I can think of several. Interesting, both of these were early grad school experiences.
Yoram Binur's My Enemy, My Self radically altered my Jewish political identity
Marc Bloch's The Historian's Craft crystallized my historical professionalism.
Neil Gaiman's Neverwhere, and I've read Richard Adams' Watership Down probably a dozen times.
Well aside from a really good survival guide, what I'd really want are some really big multi-volume series.... An English translation of the Talmud and Mishnah, and the Durant History of Civilization. I suppose I'd settle for Abraham Cohen's Everyman's Talmud and the Durant Scientific Revolution volume.
Almost anything Douglas Adams, Terry Pratchett or David Lodge wrote. (I don't think of myself as an anglophile...)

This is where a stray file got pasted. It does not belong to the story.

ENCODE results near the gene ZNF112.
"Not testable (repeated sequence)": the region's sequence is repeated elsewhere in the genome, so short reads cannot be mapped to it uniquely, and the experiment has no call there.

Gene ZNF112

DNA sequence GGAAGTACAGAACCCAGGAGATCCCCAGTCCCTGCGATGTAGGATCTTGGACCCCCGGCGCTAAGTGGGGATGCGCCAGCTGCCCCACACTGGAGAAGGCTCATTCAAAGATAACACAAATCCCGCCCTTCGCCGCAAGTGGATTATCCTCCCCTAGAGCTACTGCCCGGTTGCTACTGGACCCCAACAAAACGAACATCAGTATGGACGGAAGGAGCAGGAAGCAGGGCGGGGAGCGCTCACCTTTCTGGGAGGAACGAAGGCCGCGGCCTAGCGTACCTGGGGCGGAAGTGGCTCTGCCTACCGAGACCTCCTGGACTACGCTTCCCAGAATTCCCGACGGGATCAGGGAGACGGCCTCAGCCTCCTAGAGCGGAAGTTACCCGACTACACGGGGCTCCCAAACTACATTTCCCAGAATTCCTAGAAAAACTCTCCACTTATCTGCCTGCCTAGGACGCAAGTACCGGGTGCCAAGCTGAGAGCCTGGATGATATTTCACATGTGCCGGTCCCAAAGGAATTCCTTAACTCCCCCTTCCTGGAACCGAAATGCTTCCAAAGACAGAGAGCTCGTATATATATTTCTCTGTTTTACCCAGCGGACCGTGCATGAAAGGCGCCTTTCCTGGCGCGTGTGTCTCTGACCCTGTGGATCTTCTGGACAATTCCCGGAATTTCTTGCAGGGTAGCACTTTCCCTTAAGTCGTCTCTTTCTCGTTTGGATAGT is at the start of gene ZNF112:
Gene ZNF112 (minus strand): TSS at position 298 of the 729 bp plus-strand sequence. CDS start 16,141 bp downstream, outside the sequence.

Also Ogden Nash's poetry, Michael Bond's Paddington books and A.A. Milne's Pooh stories, but you have to read them aloud.
That's a tough one. The first one that comes to mind is the play "Mr. Roberts" -- I went through a serious play-reading stage.
I think I also cried when I read Harlan Ellison's Deathbird Stories for the first time. More than once.
Susannah Clarke's Jonathan Strange and Mr. Norell
In my first year of graduate school, I read a book which was almost exactly the book which I had in my head; it was better than I could have done at that point, better than I could do now.
A Social History of Banking in Modern Japan
The Impeachment of George W. Bush and Collapse of the Republican Party
The Protocols of the Elders of Zion
The Book of Revelations.
Neal Stephenson's Baroque Cycle trilogy
The Oxford Dictionary of Quotations.
Thomas Sowell, Migrations and Cultures
Kyle Ward, History in the Making: An Absorbing Look at How American History Has Changed in the Telling over the Last 200 Years
Now tag five people: No. But I will note the bloggers which I read who have done this meme already, many of whom have also declined to tag: Another Damned Medievalist, Terry